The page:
Taoiseach Micheál Martin says protocol doesn't undermine the north's constitutional status or the principle of consent
TAOISEACH Micheál Martin believes the protocol does not undermine Northern Ireland's constitutional status or the principle of consent.
Mr Martin was speaking to The Irish News in Co Fermanagh yesterday in the wake of Thursday night's loyalist protest on Belfast's Shankill Road and amid ongoing unionist disquiet over the post-Brexit trade arrangements agreed by the EU and British government.
He said there were positive aspects of the protocol that were rarely highlighted, such as the continued seamless cross-border movement of dairy products, and that the arrangements introduced at the start of the year put the north in a “good position” in terms of attracting overseas investment.
The taoiseach said Edwin Poots, who the taoiseach met in Dublin earlier this month, had a “different perspective” on checks on goods arriving from Britain but that the DUP leader acknowledged they were part of a deal that the UK and EU “signed off on”.
Mr Martin said there was an opportunity to resolve the problems with the protocol “if there is a will”.
Earlier this week, the US administration voiced concern about the manner in which the British government was failing to fulfil its obligations under the terms of the Withdrawal Agreement.
However, Boris Johnson has insisted President Biden had not rebuked him over post-Brexit tensions in the north.
When asked if problems with the protocol were being exaggerated, the taoiseach said the issues “should not be at the level of constitutional status or identity status” and were “technical trade issues”.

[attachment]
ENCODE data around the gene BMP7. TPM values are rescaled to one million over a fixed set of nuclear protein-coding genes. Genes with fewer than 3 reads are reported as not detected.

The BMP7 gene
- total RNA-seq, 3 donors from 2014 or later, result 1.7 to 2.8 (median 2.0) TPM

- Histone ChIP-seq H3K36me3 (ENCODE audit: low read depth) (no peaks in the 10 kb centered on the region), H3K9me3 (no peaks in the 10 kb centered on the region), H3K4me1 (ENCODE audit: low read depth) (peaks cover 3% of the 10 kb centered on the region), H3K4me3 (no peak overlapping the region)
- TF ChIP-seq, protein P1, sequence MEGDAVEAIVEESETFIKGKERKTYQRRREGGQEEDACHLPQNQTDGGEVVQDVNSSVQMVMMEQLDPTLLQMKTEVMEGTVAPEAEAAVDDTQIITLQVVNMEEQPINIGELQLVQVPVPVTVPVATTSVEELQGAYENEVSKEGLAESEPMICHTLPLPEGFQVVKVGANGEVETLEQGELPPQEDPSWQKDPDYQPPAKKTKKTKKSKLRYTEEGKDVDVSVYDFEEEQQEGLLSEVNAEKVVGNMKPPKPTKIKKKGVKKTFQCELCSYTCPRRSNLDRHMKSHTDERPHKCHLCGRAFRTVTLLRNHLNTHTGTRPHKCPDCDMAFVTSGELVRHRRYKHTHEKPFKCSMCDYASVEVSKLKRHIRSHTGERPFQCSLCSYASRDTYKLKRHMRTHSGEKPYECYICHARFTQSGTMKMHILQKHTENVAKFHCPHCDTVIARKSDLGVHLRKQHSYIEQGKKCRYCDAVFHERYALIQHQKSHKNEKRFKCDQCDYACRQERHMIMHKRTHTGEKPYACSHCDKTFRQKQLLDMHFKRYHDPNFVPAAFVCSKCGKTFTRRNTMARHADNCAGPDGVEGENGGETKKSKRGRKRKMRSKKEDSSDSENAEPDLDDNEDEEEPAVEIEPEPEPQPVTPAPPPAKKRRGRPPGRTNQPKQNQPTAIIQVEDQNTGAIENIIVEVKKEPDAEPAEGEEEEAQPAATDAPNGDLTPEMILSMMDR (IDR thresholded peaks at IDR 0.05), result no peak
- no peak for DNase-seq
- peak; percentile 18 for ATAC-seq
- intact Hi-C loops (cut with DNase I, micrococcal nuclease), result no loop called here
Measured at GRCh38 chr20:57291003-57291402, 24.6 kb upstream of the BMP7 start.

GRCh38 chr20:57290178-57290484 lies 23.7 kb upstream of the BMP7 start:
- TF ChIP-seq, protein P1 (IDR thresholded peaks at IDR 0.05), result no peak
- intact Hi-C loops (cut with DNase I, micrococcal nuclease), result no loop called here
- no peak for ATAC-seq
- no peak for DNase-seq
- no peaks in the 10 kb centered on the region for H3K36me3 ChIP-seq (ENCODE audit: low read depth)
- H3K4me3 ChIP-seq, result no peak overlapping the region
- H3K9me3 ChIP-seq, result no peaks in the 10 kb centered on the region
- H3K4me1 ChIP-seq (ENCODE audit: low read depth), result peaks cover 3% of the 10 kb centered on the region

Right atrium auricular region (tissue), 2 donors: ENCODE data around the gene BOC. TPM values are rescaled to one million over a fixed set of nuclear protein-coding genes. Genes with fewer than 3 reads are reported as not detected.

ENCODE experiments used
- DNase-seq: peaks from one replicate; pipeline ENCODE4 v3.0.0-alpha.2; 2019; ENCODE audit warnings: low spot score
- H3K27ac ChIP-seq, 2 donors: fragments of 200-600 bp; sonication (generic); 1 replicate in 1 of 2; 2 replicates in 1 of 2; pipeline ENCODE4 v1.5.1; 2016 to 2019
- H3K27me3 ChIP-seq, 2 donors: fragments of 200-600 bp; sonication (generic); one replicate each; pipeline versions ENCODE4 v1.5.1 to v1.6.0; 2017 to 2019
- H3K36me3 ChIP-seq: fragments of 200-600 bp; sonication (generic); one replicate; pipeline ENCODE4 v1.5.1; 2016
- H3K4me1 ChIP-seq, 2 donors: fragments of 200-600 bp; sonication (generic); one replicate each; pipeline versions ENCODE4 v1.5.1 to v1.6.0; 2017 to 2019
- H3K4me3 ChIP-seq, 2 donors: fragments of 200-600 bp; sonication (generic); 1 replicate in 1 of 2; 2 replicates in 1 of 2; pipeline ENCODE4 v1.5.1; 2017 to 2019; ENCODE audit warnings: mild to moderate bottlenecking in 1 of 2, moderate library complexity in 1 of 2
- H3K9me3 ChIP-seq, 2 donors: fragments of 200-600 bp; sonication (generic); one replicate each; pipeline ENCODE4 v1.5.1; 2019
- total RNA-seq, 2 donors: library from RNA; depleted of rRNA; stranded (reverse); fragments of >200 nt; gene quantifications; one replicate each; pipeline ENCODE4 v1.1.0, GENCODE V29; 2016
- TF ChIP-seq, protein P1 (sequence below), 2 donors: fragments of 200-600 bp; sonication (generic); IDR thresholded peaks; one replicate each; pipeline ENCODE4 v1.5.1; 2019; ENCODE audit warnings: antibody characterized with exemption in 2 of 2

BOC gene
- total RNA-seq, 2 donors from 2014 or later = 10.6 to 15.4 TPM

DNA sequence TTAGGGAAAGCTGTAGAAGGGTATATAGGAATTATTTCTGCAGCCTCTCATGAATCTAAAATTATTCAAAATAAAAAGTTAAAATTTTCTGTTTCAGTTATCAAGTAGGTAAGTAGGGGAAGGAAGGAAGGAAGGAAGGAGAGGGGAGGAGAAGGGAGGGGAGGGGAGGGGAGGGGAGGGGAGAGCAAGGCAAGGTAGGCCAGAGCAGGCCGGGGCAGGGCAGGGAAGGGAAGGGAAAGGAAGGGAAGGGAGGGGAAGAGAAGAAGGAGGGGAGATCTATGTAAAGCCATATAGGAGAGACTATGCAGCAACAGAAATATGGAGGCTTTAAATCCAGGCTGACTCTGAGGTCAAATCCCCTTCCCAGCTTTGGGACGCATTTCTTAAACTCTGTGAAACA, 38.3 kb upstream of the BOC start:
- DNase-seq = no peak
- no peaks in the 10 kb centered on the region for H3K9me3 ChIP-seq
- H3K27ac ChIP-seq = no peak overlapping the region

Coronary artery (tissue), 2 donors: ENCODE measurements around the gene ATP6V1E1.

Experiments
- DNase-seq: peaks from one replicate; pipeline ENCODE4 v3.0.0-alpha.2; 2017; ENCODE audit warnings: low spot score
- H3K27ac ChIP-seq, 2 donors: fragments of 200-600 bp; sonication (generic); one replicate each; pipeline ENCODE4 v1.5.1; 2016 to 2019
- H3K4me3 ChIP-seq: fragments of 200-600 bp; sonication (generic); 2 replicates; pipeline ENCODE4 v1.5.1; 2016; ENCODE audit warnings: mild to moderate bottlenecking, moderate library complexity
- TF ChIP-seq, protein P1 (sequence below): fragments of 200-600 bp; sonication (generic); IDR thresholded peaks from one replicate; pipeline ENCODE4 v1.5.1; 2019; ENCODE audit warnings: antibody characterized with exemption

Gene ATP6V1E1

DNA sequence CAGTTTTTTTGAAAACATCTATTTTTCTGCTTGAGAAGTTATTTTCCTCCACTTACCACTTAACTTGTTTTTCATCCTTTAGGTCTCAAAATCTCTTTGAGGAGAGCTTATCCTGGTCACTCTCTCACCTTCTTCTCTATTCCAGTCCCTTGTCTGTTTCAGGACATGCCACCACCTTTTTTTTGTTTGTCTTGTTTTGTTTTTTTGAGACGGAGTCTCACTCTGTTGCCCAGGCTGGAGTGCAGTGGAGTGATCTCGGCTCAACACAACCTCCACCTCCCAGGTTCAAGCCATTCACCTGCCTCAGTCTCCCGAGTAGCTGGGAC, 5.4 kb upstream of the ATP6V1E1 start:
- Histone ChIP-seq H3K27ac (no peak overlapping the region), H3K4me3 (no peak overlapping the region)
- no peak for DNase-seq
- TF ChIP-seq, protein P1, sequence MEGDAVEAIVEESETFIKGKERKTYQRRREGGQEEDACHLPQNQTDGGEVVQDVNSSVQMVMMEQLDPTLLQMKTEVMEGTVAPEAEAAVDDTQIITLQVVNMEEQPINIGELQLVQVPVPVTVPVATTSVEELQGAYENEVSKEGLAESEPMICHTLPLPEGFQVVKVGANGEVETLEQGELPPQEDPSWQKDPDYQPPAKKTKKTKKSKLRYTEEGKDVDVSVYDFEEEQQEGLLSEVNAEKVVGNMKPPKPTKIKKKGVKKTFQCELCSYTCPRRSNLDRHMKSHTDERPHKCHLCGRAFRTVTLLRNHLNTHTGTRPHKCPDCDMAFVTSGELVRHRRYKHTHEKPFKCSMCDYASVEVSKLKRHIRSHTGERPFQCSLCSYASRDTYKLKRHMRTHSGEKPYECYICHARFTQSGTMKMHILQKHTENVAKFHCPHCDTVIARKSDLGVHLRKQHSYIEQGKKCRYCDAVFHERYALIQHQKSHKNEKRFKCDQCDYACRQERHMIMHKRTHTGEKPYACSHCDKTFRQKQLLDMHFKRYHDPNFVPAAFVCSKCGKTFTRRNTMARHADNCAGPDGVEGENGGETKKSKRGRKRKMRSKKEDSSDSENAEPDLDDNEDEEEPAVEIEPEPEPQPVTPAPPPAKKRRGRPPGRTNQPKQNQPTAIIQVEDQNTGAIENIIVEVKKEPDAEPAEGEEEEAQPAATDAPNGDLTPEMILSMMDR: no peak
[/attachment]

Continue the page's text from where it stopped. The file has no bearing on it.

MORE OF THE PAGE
He said Brexit had also created difficulties for businesses in Britain.
“These are issues of a scale that can be resolved at the right level,” he said.
“I don't want to cast aspersions on anybody's perceptions on this but in our view politicians can resolve this, it doesn't need to be something that has people on the street.”
Mr Martin was also sceptical about persistent unionist claims that his predecessor Leo Varadkar used a potential upsurge in dissident republican violence to convince the EU that there could be no hard border in Ireland.
The episode in which Mr Varadkar brought a copy of the Irish Times newspaper to a European Council meeting in 2018 is regularly cited by unionists, including Mr Poots, in response to claims that loyalists are threatening violence in opposition to the protocol.
The paper in question featured a story on its front page about an IRA bombing of a border customs post in 1972 which left nine people dead.
“We would make the point first of all that that in itself isn't the reason the protocol was signed,” the taoiseach said.
Mr Martin said the protocol was “detailed worked-out arrangement”, which while having political oversight, was “highly technocratic”.
He also noted that Theresa May was committed to seamless all-Ireland cross-border trade.
“The idea that it was it was the presentation of an Irish Times' front page at an EU meeting that was the key moment is overplayed by unionism and not the true story,” he said
Mr Martin said resolving the problems was not solely about assuaging unionists but was about getting an agreement that satisfied all parties to the agreement.